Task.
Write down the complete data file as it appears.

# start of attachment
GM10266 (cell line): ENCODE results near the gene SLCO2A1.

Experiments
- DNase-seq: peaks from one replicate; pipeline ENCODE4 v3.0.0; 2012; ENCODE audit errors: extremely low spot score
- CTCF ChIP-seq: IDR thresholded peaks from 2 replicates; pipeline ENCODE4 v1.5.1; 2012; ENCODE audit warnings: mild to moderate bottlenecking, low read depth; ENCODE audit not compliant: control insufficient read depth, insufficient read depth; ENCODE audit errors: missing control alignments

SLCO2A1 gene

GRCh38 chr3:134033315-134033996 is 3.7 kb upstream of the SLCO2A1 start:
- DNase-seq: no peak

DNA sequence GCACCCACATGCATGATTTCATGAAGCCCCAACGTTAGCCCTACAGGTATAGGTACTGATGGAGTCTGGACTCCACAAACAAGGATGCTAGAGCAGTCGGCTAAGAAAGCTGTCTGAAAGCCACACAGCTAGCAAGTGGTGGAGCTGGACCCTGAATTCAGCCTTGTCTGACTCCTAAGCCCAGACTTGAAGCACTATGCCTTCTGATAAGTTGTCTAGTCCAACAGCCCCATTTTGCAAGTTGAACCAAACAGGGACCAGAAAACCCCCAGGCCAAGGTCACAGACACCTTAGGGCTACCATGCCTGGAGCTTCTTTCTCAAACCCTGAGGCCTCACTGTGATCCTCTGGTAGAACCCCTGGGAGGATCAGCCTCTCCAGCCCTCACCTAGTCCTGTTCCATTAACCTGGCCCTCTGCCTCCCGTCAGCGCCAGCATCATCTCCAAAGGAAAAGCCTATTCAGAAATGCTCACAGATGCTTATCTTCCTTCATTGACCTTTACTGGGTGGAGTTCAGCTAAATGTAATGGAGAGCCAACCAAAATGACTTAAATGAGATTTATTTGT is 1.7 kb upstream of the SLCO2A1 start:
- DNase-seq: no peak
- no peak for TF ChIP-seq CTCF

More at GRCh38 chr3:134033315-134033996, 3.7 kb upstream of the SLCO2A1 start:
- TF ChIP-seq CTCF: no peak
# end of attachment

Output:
GM10266 (cell line): ENCODE results near the gene SLCO2A1.

Experiments
- DNase-seq: peaks from one replicate; pipeline ENCODE4 v3.0.0; 2012; ENCODE audit errors: extremely low spot score
- CTCF ChIP-seq: IDR thresholded peaks from 2 replicates; pipeline ENCODE4 v1.5.1; 2012; ENCODE audit warnings: mild to moderate bottlenecking, low read depth; ENCODE audit not compliant: control insufficient read depth, insufficient read depth; ENCODE audit errors: missing control alignments

SLCO2A1 gene

GRCh38 chr3:134033315-134033996 is 3.7 kb upstream of the SLCO2A1 start:
- DNase-seq: no peak

DNA sequence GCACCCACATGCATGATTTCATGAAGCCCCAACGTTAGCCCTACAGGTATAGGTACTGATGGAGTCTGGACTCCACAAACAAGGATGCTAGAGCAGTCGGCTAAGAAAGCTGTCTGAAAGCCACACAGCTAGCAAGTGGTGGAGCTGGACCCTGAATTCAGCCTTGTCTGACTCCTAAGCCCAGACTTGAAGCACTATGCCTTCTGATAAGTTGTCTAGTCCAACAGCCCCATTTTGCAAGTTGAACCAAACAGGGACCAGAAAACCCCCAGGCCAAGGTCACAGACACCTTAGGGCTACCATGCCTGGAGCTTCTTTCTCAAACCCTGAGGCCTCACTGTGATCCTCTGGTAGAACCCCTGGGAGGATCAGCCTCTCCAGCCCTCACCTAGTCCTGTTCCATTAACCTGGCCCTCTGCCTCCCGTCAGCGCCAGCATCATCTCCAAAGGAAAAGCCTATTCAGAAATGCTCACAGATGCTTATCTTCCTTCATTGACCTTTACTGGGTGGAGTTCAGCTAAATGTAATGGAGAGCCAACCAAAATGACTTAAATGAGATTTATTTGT is 1.7 kb upstream of the SLCO2A1 start:
- DNase-seq: no peak
- no peak for TF ChIP-seq CTCF

More at GRCh38 chr3:134033315-134033996, 3.7 kb upstream of the SLCO2A1 start:
- TF ChIP-seq CTCF: no peak